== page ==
When life imposes a change on us, we need time to get used to it, and tennis is no exception. Both we, as spectators, and professional players, are undergoing a continuous metamorphosis.
We are beginning to appreciate more and more the spectacular and growing speed of the balls played, players are technically adapting to meet them, by smoothing the technical movement which becomes more and more essential.

Today, the topspin is played at such a high ball spin speed level, that it allows present champions and, why not, also regularists, but only those who practice backcourt “pressing”, to execute spectacular narrow crosscourt trajectories also giving the ball an incredible forward speed.

This recent evolution of the topspin, which makes it less insidious, requires, like in the case of a serve, a physiological time of adaptation of the players, who are learning to face the deriving difficulties.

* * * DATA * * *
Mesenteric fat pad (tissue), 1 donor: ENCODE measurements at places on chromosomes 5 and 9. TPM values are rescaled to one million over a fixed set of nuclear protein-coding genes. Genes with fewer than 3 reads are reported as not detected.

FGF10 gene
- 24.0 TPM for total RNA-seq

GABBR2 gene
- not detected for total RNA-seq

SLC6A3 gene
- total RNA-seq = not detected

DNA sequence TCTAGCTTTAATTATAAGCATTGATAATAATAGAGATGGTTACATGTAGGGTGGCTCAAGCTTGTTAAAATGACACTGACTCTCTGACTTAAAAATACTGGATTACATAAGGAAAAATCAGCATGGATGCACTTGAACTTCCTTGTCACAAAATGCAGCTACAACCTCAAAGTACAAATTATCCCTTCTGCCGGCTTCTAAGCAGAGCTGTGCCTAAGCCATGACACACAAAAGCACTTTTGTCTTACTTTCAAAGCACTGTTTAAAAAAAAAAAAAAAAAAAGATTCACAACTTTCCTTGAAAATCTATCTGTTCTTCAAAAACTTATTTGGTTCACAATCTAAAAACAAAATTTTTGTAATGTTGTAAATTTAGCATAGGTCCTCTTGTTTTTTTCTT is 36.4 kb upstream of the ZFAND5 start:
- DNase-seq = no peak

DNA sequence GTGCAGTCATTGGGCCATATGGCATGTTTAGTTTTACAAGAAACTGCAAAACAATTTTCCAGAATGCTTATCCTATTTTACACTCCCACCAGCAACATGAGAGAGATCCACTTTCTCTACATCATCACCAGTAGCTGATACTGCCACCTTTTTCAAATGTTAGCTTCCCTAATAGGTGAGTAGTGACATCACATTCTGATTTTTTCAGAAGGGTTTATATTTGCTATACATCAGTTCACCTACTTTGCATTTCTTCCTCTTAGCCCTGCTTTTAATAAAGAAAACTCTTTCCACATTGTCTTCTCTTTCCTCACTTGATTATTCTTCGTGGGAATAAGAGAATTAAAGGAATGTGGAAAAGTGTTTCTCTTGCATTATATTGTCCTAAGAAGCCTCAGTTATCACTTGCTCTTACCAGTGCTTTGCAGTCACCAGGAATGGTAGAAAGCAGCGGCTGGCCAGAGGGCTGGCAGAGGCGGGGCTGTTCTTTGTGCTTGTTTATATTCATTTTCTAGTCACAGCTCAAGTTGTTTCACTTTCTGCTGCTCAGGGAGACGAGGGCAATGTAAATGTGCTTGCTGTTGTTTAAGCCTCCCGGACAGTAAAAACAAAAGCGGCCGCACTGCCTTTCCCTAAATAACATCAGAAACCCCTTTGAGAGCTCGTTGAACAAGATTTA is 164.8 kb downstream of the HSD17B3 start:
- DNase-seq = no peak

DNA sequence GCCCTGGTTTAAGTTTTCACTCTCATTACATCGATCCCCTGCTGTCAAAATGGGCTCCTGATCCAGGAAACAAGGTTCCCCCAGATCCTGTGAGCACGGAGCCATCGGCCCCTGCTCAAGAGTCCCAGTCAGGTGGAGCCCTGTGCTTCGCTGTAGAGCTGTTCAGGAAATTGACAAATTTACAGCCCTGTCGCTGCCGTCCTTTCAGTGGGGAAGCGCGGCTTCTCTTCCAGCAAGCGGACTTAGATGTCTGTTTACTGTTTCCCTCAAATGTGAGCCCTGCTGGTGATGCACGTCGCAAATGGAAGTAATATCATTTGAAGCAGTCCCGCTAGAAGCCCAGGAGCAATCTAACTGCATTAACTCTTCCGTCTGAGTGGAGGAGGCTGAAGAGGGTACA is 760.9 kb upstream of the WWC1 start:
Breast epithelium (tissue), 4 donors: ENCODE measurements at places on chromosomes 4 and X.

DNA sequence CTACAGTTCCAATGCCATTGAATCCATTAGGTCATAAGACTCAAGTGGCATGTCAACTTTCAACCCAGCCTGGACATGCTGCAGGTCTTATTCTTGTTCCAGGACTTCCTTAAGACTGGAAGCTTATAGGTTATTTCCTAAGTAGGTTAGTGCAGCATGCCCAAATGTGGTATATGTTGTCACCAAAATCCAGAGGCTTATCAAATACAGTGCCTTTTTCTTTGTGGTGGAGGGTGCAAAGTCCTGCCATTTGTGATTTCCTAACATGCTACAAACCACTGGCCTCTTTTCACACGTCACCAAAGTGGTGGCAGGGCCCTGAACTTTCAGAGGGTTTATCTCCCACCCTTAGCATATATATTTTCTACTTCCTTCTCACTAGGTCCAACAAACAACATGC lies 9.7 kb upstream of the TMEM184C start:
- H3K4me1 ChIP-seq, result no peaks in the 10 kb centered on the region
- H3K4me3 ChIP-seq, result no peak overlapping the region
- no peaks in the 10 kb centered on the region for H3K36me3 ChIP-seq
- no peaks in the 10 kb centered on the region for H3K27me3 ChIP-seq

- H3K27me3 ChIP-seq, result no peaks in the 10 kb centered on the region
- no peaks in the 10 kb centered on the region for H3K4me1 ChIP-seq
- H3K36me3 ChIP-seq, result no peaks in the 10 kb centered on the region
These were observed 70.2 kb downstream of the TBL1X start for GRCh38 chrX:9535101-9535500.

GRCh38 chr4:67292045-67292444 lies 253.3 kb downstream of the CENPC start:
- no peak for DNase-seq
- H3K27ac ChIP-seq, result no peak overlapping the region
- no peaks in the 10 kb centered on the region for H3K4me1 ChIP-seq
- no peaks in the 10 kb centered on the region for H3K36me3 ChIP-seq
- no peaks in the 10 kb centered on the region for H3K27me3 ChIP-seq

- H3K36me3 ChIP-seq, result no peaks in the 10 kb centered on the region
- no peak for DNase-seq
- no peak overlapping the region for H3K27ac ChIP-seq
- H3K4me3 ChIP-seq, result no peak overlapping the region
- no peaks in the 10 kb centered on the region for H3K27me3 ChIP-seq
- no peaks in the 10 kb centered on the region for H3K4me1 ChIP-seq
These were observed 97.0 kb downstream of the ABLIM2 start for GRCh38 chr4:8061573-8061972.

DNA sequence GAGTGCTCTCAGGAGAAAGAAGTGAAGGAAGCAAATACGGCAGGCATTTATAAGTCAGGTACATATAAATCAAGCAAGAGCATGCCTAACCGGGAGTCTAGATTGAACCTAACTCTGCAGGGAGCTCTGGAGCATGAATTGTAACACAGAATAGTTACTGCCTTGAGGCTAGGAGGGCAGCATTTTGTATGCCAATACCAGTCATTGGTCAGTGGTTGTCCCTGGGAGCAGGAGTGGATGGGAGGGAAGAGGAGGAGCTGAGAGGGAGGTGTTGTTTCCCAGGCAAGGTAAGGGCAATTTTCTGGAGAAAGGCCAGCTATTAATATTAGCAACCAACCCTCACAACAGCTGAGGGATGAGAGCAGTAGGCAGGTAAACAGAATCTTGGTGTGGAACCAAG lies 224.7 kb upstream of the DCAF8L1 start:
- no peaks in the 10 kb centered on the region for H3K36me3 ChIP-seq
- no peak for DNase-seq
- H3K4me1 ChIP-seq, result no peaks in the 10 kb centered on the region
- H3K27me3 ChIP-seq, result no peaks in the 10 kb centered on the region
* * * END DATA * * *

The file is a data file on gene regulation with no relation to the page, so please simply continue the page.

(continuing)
Following the optics of the present theoretical experiment, I commit myself to say that the next step in the evolution of the technical movement, will bring players to drastically improve the forehand on rebound with backspin movement, especially when you hit the ball at shoulder level, a stroke which today is executed like you used to do decades ago.

The preparation, or opening movement, of the present forehand on rebound with backspin, utilizes a peripheral rotation angle of the face of the racket on the grip which is limited and far from the 180 degrees of that of the one-handed backhand.